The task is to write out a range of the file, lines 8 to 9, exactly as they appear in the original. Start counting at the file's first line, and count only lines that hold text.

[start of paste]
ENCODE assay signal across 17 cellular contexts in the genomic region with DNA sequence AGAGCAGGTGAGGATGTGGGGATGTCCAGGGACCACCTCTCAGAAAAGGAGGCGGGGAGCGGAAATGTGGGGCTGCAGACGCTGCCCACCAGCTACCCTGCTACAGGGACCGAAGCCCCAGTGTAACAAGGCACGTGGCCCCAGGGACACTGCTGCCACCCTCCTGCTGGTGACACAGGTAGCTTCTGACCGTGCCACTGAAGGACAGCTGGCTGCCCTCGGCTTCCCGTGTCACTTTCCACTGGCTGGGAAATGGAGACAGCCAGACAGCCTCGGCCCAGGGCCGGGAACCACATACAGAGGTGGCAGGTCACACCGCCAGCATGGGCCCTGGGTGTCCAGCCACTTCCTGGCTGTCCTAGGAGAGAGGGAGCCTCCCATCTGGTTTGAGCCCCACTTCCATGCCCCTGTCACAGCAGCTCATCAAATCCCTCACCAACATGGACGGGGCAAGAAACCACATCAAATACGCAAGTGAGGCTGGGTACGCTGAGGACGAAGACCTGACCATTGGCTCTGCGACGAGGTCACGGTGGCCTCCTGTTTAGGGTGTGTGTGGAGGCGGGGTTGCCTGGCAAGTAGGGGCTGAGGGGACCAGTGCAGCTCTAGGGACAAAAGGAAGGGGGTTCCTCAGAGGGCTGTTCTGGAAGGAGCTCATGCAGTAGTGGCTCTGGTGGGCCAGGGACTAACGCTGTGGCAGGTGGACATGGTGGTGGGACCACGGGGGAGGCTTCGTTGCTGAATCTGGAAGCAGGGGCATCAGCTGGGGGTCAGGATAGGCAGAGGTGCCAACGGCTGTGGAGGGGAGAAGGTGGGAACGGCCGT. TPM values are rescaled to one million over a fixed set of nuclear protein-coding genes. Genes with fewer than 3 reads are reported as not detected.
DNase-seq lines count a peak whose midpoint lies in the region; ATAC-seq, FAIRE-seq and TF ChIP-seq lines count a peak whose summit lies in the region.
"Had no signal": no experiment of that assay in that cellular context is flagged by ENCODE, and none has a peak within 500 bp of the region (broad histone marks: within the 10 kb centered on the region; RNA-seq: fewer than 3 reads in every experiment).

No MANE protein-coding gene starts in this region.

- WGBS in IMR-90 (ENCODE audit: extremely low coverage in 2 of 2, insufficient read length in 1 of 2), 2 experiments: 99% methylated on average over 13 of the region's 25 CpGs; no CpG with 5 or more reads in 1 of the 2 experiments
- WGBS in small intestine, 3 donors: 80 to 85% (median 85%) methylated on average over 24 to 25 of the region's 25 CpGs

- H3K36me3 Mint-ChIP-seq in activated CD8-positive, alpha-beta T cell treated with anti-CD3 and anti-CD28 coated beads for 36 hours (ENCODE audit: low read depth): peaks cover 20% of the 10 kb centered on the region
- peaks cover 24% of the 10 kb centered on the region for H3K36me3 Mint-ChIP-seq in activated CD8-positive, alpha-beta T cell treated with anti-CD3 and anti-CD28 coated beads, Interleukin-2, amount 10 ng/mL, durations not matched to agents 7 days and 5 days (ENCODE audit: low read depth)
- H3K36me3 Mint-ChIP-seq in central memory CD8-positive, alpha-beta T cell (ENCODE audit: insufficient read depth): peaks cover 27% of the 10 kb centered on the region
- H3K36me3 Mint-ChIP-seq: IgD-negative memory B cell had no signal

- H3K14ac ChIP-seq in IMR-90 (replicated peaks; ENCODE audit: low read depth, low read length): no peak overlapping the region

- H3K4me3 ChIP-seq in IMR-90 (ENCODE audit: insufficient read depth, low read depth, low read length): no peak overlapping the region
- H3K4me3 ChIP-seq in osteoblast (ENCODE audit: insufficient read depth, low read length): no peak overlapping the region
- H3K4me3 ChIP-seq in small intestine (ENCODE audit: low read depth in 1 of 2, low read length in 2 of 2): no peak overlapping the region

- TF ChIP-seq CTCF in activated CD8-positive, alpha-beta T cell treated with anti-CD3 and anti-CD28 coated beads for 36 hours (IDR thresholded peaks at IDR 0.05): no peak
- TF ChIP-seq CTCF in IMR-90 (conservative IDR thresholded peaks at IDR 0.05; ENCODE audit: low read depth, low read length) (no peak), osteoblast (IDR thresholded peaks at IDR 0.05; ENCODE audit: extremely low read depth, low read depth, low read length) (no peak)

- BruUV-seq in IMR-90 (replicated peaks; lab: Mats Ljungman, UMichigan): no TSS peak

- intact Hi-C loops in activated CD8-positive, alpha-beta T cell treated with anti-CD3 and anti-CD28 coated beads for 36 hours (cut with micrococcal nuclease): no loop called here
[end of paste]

- peaks cover 24% of the 10 kb centered on the region for H3K36me3 Mint-ChIP-seq in activated CD8-positive, alpha-beta T cell treated with anti-CD3 and anti-CD28 coated beads, Interleukin-2, amount 10 ng/mL, durations not matched to agents 7 days and 5 days (ENCODE audit: low read depth)
- H3K36me3 Mint-ChIP-seq in central memory CD8-positive, alpha-beta T cell (ENCODE audit: insufficient read depth): peaks cover 27% of the 10 kb centered on the region